cloudsoft.io

Get AMP Running

Objectives

The following steps will walk you through deploying a simple Tomcat application using Cloudsoft AMP.

There are two methods of deployment detailed in this tutorial, firstly using virtualization with Vagrant and then installing AMP on AWS.

To get you up-and-running quickly, the Vagrant option will provision four compute nodes for you to deploy applications to.

Pre-requisites

None! This tutorial takes you from a fresh start to an AMP with a deployed application.

System Requirements

Server Specification

The size of server required by Cloudsoft AMP is determined by a variety of factors:

  • The number of entities and Virtual Machines (VMs) being managed
  • The number of VMs being deployed concurrently
  • The amount of management and monitoring required per entity

For development and testing or when there are only a handful of VMs being managed, a small VM is sufficient. For example, an AWS m3.medium instance with one vCPU, 3.75GiB RAM and a 4GB disk.

For larger production uses, a more appropriate machine specification would be two or more cores, at least 8GiB RAM and 100GB disk. The disk is just for logs, a small amount of persisted state, and any binaries for custom blueprints/integrations.

Instructions

The instructions below guide you through the following steps:

  • Install pre-requisites of Cloudsoft AMP
  • Install AMP
  • Configure AMP
  • Run AMP
  • Set up an AWS or BYON location
  • Deploy a simple Tomcat app
  • Undeploy

Install Cloudsoft AMP

Vagrant is a command line utility which acts as a wrapper around virtualization software such as Oracle VirtualBox to automate the creation and configuration of local development environments. We recommend its use when following these Cloudsoft AMP tutorials.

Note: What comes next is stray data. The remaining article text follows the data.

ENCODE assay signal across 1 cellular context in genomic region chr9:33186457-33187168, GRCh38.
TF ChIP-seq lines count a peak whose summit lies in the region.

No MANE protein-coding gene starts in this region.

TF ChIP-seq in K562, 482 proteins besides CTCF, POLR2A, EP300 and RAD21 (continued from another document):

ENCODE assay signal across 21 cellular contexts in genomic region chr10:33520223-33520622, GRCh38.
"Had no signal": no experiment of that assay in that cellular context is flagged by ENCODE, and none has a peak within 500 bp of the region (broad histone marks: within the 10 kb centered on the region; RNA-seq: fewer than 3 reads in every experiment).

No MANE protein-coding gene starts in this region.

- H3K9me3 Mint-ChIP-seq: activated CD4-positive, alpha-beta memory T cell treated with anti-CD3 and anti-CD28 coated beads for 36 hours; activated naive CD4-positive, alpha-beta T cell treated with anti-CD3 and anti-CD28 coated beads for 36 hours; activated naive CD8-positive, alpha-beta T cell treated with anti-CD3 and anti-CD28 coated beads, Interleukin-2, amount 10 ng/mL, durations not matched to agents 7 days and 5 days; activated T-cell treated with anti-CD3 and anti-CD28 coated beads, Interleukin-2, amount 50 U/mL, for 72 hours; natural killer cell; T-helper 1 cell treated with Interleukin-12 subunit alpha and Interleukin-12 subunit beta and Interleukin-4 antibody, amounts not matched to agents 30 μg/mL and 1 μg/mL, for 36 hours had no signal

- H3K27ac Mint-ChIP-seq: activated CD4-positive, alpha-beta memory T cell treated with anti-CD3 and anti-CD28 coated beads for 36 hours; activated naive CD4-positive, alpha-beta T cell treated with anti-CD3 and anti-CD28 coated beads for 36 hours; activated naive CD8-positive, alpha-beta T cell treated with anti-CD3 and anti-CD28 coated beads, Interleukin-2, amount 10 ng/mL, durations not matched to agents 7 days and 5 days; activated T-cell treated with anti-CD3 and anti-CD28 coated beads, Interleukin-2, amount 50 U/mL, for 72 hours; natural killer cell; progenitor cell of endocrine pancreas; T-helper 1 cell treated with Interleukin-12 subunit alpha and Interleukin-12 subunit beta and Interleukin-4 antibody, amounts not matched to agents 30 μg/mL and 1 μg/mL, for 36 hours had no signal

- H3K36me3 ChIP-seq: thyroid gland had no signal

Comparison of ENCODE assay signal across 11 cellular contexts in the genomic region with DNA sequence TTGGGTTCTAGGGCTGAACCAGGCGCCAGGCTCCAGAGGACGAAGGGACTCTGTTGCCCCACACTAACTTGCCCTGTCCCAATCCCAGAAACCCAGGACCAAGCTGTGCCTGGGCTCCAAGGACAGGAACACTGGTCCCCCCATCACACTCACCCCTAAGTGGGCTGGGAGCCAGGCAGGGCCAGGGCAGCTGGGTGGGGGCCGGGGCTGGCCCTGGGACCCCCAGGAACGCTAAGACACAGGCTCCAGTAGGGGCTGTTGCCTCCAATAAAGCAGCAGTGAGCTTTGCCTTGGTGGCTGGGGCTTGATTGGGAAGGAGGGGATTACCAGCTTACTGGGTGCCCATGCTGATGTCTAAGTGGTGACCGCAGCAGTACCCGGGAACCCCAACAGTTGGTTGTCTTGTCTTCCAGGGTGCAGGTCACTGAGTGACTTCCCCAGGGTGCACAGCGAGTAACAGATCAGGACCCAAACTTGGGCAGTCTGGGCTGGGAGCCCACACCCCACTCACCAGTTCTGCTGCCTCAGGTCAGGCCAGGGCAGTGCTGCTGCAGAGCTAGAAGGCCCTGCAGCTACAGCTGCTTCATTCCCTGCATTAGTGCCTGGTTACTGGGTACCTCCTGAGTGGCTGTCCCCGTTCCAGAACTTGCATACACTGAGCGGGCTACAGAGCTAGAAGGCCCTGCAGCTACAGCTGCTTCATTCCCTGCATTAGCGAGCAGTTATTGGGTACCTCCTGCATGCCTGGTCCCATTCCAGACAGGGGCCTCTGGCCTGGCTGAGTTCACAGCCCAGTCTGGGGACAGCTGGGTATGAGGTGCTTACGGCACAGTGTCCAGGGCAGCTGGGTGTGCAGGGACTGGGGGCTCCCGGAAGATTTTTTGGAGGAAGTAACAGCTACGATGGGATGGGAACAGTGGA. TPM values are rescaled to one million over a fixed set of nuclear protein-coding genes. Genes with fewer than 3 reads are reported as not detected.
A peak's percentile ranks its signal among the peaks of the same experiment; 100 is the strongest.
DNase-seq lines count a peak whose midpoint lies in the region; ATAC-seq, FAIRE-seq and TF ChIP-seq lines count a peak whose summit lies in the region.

First, download and install:

If you are running on Windows, you’ll also need: * Cygwin * rsync and openssl Cygwin packages

Be sure to select these Cygwin packages when running the Cygwin installer. If you already have Cygwin installed, simply re-run the setup executable and follow the installation prompts to install the necessary packages.

Then clone and cd into the cloudsoft/amp-vagrant repository:

$ git clone https://github.com/cloudsoft/amp-vagrant.git
$ cd amp-vagrant

You will need Java or JDK (version 8) installed.

From Downloads, please download the .rpm package.

sudo yum -y update
sudo yum -y install cloudsoft-amp-karaf-4.0.0-xxxxxxxx-noarch.rpm

replacing xxxxxxxx with the appropriate value from the filename of your download.

This will install the AMP binaries in /opt/amp, and start AMP using the appropriate service management tool for your system (e.g. upstart).

You will need Java or JDK (version 8) installed.

From Downloads, please download the .deb package.

sudo apt-get update
sudo apt-get install -y default-jre-headless
sudo dpkg -i cloudsoft-amp-karaf-4.0.0-xxxxxxxx-all.deb

replacing xxxxxxxx with the appropriate value from the filename of your download.

This will install the AMP binaries in /opt/amp, and start AMP using the appropriate service management tool for your system (e.g. systemd).

You will need Java or JDK (version 8) installed.

From Downloads, please download the tar.gz archive.

Extract the tar.gz archive and navigate into the expanded cloudsoft-amp-karaf-4.0.0-20160830.1700 folder.

$ tar -zxf cloudsoft-amp-karaf-4.0.0-20160830.1700.tar.gz
$ cd cloudsoft-amp-karaf-4.0.0-20160830.1700

Launching and Stopping AMP

$ vagrant up amp

You can check if AMP has launched successfully with the command:

$ vagrant ssh amp --command 'sudo systemctl status amp'

The application logs can be tailed using:

$ vagrant ssh amp --command 'sudo tail -f /var/log/amp/amp.info.log'
$ vagrant ssh amp --command 'sudo tail -f /var/log/amp/amp.debug.log'

Starting BYON Nodes

You can start the BYON nodes with (note that additional nodes can be configured in servers.yaml if desired).

$ vagrant up byon1 byon2 byon3 byon4 byon5

You should now be able to browse to the AMP user interface using the following address http://10.10.10.100:8081/. To learn the credentials or set your own, see Setting Web Credentials.